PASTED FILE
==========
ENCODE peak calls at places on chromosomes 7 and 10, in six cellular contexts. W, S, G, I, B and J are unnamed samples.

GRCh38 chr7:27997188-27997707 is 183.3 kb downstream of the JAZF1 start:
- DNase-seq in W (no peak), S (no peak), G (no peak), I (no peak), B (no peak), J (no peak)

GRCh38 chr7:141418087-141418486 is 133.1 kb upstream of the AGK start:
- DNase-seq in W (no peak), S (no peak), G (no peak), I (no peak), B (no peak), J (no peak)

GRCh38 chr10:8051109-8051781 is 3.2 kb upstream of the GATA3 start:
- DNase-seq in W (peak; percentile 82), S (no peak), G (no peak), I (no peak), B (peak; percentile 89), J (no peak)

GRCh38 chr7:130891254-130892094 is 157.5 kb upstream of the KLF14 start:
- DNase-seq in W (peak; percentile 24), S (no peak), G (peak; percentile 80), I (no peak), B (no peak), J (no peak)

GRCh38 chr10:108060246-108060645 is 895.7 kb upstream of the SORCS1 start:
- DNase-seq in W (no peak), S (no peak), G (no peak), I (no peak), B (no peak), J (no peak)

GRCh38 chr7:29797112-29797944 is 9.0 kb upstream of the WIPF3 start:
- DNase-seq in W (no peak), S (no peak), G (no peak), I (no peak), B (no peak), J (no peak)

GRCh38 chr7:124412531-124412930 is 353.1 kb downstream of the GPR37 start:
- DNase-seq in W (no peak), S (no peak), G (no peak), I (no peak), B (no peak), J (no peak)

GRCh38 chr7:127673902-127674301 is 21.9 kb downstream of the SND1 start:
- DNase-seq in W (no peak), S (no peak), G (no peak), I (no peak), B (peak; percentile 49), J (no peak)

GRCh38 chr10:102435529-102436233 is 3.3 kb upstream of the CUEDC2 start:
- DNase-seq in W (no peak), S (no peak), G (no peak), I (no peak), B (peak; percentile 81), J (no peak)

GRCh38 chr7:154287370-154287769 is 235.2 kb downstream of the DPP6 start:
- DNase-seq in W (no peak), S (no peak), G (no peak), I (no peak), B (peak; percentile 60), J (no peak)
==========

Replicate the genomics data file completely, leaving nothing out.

ENCODE peak calls at places on chromosomes 7 and 10, in six cellular contexts. W, S, G, I, B and J are unnamed samples.

GRCh38 chr7:27997188-27997707 is 183.3 kb downstream of the JAZF1 start:
- DNase-seq in W (no peak), S (no peak), G (no peak), I (no peak), B (no peak), J (no peak)

GRCh38 chr7:141418087-141418486 is 133.1 kb upstream of the AGK start:
- DNase-seq in W (no peak), S (no peak), G (no peak), I (no peak), B (no peak), J (no peak)

GRCh38 chr10:8051109-8051781 is 3.2 kb upstream of the GATA3 start:
- DNase-seq in W (peak; percentile 82), S (no peak), G (no peak), I (no peak), B (peak; percentile 89), J (no peak)

GRCh38 chr7:130891254-130892094 is 157.5 kb upstream of the KLF14 start:
- DNase-seq in W (peak; percentile 24), S (no peak), G (peak; percentile 80), I (no peak), B (no peak), J (no peak)

GRCh38 chr10:108060246-108060645 is 895.7 kb upstream of the SORCS1 start:
- DNase-seq in W (no peak), S (no peak), G (no peak), I (no peak), B (no peak), J (no peak)

GRCh38 chr7:29797112-29797944 is 9.0 kb upstream of the WIPF3 start:
- DNase-seq in W (no peak), S (no peak), G (no peak), I (no peak), B (no peak), J (no peak)

GRCh38 chr7:124412531-124412930 is 353.1 kb downstream of the GPR37 start:
- DNase-seq in W (no peak), S (no peak), G (no peak), I (no peak), B (no peak), J (no peak)

GRCh38 chr7:127673902-127674301 is 21.9 kb downstream of the SND1 start:
- DNase-seq in W (no peak), S (no peak), G (no peak), I (no peak), B (peak; percentile 49), J (no peak)

GRCh38 chr10:102435529-102436233 is 3.3 kb upstream of the CUEDC2 start:
- DNase-seq in W (no peak), S (no peak), G (no peak), I (no peak), B (peak; percentile 81), J (no peak)

GRCh38 chr7:154287370-154287769 is 235.2 kb downstream of the DPP6 start:
- DNase-seq in W (no peak), S (no peak), G (no peak), I (no peak), B (peak; percentile 60), J (no peak)